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JULIE GREEN

A single wall representing the meals of men and women executed in Texas, part of Julie Green’s The Last Supper: 500 Plates exhibited at Marylhurst University, Oregon (April 16 – May 17, 2013). Photo: Pete Brook.

In The Make — a new(ish) website that celebrates artists in their crafty environments with dedicated studio visits and conversations — has a smashing feature on my friend and fellow Oregonian Julie Green. It sure beats the 2011 write-up of my visit to Julie’s studio!

I’ve been thinking a lot about productivity and it’s obstacles recently and I think Julie maintains an incredible output. Part of that is the security of teaching for her but mostly it is passion and commitment to connections and getting the work seen. What use is studio time if the products are not then widely shared?

Julie’s The Last Supper which is now 552 plates deep, is broad and grasps solidly the size of the issue it takes on. Bravo to Julie for leveraging the agency she has as an artist.

Pop over to In The Make and read what makes Julie tick. Here’s a snippet:

Shipping and installation of fragile ceramics is quite an undertaking. I am looking for a library or a university or a museum- in Texas would be great—to donate the project on a ten-year loan. The Last Supper is not for sale.

I plan to continue adding fifty plates a year until capital punishment is abolished. A poet asked if I ever get tired of painting lumpy blue food. No, I don’t.

Oklahoma has higher per capita executions than Texas. I taught there, and that is how I came to read final meal requests in the morning paper. Requests provide clues on region, race, and economic background.

Why is this important? It is because the death penalty is applied unequally depending on the race of the defendant and the victim, not to mention access to adequate counsel, jury bias, prosecutorial misconduct and a whole plethora of factors that make wrongful convictions too frequent to dismiss. End the death penalty and we’ll end the murder of innocent people. As Bryan Stevenson brilliantly puts it, the question isn’t so much does a person deserve to die, it is do we deserve to kill?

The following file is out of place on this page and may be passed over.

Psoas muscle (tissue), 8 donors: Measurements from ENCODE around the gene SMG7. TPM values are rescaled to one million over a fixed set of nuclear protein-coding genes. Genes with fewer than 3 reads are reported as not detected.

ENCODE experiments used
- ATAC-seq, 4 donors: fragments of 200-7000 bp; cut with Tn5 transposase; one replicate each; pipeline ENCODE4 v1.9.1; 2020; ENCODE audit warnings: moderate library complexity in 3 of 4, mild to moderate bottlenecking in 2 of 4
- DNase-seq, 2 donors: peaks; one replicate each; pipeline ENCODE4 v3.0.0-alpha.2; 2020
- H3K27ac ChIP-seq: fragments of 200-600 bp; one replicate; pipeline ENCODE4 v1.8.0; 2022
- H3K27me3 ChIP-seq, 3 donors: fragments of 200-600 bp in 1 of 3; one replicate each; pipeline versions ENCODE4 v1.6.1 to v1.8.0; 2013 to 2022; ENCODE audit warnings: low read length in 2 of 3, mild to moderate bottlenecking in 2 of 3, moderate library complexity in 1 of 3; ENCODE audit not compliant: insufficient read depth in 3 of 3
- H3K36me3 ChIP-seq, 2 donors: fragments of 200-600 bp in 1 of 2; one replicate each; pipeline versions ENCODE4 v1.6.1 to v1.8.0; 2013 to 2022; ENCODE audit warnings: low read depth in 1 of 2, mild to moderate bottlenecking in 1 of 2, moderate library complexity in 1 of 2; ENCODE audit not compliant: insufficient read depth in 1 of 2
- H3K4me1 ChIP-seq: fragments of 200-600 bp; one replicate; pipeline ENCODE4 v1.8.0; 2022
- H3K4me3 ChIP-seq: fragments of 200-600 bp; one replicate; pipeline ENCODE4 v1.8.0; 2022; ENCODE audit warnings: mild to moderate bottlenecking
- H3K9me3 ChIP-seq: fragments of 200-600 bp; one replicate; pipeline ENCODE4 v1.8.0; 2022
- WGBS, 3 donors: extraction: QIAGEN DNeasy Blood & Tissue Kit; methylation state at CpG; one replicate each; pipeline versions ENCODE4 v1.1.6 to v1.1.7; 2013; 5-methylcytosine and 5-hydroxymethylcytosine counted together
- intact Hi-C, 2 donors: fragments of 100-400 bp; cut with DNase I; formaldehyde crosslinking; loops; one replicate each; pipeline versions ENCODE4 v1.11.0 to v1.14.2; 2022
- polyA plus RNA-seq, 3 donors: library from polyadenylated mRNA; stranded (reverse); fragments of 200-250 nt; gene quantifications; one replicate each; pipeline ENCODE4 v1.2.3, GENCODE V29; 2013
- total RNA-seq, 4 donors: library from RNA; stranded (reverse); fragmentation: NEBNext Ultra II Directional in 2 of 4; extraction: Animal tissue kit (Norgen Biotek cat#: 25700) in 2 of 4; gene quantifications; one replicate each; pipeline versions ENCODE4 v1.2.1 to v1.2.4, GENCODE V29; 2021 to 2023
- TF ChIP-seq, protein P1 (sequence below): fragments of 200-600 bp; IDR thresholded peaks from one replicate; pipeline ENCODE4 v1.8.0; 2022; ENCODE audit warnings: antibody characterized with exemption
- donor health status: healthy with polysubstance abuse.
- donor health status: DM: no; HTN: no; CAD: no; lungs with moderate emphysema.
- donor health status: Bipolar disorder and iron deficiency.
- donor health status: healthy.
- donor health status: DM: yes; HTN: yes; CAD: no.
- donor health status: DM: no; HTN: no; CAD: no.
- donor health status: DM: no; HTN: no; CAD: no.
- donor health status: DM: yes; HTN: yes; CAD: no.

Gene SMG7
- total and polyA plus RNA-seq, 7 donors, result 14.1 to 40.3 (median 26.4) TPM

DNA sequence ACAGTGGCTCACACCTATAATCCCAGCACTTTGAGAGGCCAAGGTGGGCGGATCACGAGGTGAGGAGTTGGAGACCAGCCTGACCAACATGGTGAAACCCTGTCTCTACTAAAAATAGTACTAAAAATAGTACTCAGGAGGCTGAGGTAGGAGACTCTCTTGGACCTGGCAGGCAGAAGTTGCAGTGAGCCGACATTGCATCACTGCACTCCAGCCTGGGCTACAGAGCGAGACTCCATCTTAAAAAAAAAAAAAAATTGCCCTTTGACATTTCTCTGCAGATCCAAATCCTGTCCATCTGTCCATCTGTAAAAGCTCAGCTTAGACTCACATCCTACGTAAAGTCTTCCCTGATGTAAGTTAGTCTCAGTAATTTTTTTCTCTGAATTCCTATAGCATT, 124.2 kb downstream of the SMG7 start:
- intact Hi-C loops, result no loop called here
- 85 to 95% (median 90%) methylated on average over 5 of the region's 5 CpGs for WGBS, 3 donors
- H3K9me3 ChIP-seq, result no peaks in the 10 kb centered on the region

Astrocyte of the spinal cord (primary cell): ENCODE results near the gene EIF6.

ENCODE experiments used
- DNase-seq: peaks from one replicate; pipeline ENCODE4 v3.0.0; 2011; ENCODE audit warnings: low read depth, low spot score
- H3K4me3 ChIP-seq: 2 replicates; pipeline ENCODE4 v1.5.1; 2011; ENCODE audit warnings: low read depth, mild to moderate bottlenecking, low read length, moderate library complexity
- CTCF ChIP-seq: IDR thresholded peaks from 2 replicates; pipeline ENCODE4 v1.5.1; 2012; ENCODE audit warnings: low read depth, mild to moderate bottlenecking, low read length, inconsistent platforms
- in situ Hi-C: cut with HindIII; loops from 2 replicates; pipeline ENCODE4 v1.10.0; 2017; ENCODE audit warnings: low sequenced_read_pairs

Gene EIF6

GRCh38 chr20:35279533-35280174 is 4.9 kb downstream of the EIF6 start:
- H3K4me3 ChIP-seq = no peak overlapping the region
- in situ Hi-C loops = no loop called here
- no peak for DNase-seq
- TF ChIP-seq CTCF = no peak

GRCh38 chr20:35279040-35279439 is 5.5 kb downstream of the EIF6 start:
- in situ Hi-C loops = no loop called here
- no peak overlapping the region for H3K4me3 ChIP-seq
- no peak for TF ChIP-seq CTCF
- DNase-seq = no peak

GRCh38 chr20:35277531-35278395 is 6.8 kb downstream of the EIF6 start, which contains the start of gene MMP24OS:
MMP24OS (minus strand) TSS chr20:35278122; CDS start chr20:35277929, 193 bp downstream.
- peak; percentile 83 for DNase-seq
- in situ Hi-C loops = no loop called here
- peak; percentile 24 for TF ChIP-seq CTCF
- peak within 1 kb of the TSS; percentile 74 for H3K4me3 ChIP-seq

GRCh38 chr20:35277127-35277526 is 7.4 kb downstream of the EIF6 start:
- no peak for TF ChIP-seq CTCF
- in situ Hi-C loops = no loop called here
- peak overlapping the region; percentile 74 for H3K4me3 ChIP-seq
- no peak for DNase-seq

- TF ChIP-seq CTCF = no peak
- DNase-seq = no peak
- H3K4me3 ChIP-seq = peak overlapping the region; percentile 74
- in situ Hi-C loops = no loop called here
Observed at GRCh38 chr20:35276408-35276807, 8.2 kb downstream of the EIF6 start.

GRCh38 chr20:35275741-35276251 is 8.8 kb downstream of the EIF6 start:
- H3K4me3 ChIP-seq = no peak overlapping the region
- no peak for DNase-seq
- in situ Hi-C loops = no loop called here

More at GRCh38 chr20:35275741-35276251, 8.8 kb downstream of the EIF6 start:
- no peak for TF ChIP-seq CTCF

ELSEWHERES

I’ve previously talked about Julie’s work herehere and here.

Coincidentally, I edited a story for Wired about the  work of Klea McKenna who is editor of In The Make. Check out Crumpled and Abused Photo Paper Makes for New Landscape Photography

Nash, Leah - Julie Green

Photo: Leah Nash for The New York Times. Plates in “The Last Supper,” a show that features Julie Green’s plates depicting death-row meals.

A couple of years ago, I visited the studio of artist Julie Green. I was compelled to do so because I was convinced that her The Last Supper project was more relevant and hard-hitting than the many, many photo projects about the last meals of the executed.

Julie Green has painted the last meal requests of over 500 prisoners on individual plates. It’s an overwhelming body of work. The Last Supper is now on show at The Arts Center in Corvalis, Oregon.

Kirk Johnson has written The Last Supper for the New York Times:

The underlying and compelling theme of the work is choice. What do people who may have lived for years in prison with virtually no choices at all do with this last one they’re offered? Do they reach back for some comforting reminder of childhood? (Professor Green suspects as much in the cases of meals like macaroni and cheese or Spam.) Do they grasp for foods never tried, or luxuries remembered or imagined? (One condemned man ordered buffalo steak and sugar-free black walnut ice cream; another, fried sac-a-lait fish topped with crawfish étouffée.)

As Green says she won’t stop painting until the death penalty is abolished, there’s a long way to go with this project. It’s great to see it going from strength to strength and pressing the issue to the fore. Bravo, Julie.

BOOK

Accompanying the show is a 520-page lunker of a book. The Arts Center received sponsorship assistance to publish a full color catalog of the 500 plates. The catalog will be for sale during the exhibit for an introductory price of $50 (after February 16, 2013 the price will go up). To purchase a catalog, please contact Hester Coucke and let her know a good time to contact you during the business week.

PRESS

View the full NYT gallery here. And the NYT article, Dish by Dish, Art of Last Meals.

Green’s Interview with Oregon Public Broadcasting’s Geoff Norcross.

EMAIL

prisonphotography [at] gmail [dot] com

@BROOKPETE ON TWITTER

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